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Regents weigh $2.4 billion increase in state aid for 2016-17

State Regents are weighing a proposed $2.4 billion hike in school aid for the coming year -- the biggest potential increase since the 2008 economic downturn -- partly as a means of helping districts cope with a looming freeze on property taxes.

The aid plan, which would require approval by Gov. Andrew M. Cuomo and the legislature, would provide $2.1 billion in assistance set by a formula that covers general school operating costs, a rise of about 10 percent. An extra $300 million would be allocated for specific programs such as expanded prekindergarten classes.

The proposal was aired Monday at the Regents' monthly meeting in Albany, which while advisory in nature reflects widespread expectations of a generous boost in state financial help for public schools for the 2016-17 school year. Analysts cite a recovering economy as reason for optimism, along with the fact that state lawmakers face elections next November.

Last week, the New York State Educational Conference Board, an umbrella group representing teacher unions, school boards and other organizations, called for a $2.2 billion hike in financial assistance for the next school year. That figure is up $300 million from the conference's recommendation a year ago.

The Regents are scheduled to give the plan final approval next month. The recommendation then goes to lawmakers, who are scheduled to adopt a budget by April 1.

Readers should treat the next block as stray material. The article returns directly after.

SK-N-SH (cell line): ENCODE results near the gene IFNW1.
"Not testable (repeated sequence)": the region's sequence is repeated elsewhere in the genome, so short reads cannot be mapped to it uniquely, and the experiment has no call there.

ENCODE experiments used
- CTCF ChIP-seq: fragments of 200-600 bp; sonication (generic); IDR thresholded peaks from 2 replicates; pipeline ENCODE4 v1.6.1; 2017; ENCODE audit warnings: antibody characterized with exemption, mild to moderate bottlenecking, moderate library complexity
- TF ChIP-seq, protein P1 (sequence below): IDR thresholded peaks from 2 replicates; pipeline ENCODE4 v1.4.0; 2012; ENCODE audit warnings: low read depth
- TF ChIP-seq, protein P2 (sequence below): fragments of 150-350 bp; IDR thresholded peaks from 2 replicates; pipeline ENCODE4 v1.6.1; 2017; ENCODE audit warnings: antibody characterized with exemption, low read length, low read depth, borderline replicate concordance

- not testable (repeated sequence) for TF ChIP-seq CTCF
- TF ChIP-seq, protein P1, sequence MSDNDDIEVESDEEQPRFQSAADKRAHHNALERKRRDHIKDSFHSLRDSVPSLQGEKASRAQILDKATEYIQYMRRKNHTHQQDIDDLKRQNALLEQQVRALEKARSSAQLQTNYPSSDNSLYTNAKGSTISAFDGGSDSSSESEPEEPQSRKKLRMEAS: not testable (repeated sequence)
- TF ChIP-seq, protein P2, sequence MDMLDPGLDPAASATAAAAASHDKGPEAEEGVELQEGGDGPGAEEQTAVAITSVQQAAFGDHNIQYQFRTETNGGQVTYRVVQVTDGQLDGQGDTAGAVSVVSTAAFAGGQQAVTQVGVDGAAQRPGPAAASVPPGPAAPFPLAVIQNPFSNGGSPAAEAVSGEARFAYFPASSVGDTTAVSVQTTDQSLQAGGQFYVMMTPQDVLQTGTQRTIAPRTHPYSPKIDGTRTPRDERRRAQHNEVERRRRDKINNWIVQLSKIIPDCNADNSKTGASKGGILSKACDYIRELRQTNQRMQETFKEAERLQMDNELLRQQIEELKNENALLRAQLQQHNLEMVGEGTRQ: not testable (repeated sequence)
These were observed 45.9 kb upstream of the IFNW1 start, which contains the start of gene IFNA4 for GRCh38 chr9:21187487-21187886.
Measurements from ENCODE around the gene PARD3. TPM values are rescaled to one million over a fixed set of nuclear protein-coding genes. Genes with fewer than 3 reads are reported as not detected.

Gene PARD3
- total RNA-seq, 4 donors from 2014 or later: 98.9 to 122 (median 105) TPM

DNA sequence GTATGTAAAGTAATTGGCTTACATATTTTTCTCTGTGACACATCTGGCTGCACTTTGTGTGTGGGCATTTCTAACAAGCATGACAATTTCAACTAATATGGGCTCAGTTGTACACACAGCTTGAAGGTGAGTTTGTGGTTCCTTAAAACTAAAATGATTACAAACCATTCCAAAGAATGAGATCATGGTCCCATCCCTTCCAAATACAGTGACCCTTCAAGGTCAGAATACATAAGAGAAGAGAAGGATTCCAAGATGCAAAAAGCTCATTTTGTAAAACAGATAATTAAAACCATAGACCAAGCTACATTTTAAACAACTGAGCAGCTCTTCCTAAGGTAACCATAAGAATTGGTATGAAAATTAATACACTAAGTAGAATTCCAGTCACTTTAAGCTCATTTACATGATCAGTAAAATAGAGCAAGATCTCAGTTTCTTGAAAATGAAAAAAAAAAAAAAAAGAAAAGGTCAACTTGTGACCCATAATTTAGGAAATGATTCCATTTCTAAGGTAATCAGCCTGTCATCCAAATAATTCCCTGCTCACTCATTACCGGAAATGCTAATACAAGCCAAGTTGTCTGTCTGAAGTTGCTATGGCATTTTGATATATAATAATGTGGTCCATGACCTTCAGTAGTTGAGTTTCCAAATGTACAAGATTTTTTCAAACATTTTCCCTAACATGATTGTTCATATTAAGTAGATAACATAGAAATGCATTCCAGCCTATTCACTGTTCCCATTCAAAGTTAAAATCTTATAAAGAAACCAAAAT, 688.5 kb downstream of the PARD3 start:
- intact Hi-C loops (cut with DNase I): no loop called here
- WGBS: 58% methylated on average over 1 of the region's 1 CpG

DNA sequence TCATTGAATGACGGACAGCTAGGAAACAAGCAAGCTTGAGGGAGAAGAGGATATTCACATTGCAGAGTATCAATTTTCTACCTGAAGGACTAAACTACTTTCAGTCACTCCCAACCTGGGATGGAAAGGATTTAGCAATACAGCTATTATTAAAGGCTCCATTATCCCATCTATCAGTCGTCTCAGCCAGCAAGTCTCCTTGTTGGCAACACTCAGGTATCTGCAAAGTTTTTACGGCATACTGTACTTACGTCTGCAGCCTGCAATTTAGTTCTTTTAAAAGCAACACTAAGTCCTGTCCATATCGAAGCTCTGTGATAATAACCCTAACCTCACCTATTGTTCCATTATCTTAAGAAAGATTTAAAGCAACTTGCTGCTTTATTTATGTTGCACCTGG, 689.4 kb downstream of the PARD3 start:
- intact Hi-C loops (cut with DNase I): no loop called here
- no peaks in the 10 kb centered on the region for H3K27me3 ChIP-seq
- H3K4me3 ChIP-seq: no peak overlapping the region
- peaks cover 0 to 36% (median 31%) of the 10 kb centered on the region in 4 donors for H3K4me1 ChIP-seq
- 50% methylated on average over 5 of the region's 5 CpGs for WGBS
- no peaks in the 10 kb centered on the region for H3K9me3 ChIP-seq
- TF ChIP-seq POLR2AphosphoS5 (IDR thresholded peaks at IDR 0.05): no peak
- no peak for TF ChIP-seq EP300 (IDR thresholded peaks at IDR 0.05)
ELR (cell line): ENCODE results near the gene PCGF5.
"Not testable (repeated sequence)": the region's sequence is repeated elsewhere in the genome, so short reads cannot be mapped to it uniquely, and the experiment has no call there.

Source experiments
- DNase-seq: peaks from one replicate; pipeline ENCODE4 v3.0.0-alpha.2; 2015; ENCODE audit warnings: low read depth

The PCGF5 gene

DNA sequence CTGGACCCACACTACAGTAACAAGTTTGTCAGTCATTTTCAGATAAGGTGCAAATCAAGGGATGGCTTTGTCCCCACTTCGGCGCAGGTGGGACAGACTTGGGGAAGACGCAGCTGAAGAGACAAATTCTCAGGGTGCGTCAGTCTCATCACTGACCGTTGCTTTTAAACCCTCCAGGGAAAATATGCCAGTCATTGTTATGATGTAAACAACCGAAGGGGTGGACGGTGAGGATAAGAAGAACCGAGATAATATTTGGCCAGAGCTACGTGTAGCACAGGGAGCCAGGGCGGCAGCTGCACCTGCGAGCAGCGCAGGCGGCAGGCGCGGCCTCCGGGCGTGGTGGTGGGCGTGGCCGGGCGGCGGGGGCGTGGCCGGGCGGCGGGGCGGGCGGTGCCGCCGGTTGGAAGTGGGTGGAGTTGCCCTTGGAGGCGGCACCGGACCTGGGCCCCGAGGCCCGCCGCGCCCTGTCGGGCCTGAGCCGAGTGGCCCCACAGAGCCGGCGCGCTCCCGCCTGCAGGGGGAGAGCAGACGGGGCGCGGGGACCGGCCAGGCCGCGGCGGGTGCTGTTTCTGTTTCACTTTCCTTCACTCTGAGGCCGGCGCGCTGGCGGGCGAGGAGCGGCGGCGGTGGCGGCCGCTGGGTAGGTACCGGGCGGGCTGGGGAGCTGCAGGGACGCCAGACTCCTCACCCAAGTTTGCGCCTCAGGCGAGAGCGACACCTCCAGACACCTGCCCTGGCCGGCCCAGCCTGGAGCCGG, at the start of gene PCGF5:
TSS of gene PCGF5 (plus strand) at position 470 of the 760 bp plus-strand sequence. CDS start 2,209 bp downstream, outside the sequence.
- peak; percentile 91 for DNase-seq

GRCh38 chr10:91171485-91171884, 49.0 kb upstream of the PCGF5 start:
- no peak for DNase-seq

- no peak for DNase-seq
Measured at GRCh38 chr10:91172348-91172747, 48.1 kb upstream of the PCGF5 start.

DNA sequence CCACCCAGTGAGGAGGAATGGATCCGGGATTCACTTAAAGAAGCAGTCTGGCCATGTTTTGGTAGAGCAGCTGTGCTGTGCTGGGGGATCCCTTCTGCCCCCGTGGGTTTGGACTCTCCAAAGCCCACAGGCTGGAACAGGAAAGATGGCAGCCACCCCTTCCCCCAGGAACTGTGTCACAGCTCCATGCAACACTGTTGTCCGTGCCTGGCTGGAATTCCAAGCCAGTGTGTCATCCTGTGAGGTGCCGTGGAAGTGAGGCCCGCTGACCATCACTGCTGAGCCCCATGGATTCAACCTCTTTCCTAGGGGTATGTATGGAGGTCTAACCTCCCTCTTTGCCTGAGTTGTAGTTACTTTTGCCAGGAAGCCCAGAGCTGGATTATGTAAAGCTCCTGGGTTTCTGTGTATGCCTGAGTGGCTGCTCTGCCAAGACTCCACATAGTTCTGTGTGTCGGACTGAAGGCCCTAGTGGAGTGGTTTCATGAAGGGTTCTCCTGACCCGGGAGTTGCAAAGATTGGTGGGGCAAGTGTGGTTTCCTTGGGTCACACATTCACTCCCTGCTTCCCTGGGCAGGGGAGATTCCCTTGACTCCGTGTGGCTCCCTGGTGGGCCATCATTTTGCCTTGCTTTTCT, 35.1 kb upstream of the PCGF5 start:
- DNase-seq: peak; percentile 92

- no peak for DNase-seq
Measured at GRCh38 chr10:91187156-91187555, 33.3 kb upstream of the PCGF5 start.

One particular hope among Long Island school leaders is that any school aid increase for 2016-17 will completely eliminate the so-called "Gap Elimination Adjustment," or GEA. That is Albany's term for hundreds of millions of dollars in assistance money that was cut several years ago when the state was struggling to close a massive budget deficit.

Roger Tilles of Great Neck, who represents the Island on the 17-member Regents panel, reminded members that they tentatively agreed last year that the GEA should be wiped clean.

"Not only we, but also the legislature, sort of made a commitment," Tilles said.

Regents and legislators alike are divided on the question, with the split based largely on geography.

Representatives of suburban areas tend to favor immediate GEA elimination, because it would help middle- and upper-income school districts. Representatives of urban districts tend to support distribution of aid through the state's "foundation" formula, which drives a greater amount of aid toward districts with larger percentages of impoverished students.

Monday, the chairman of the Regents committee on state aid, James Tallon Jr., a former Assembly majority leader, declined to commit to GEA elimination in one year.

"Whether or not we can bring it down to zero, I don't want to predict," said Tallon, who now works as a health-care policy executive and has residences in Binghamton and New York City.

The ultimate size of next year's aid package is taking on increased importance because local districts face the prospect of tighter restrictions on property-tax revenue.

The state tax-cap law, which sets an overall limit of 2 percent on annual tax hikes, is expected to clamp increases of 0 percent on many districts' budgets this year because of a low increase in the inflation rate, which is used in a formula setting the exact cap each year.

As a result, according to the New York State School Boards Association, a substantial number of board members say they would consider attempts to override caps in May, when districts hold budget votes. Cap overrides require a voter majority of at least 60 percent.

Thirty-eight percent of board trustees responding to an association survey said they would consider asking voters to exceed their tax cap if it was essentially zero. More than 600 board members participated in the survey out of about 5,000 statewide.


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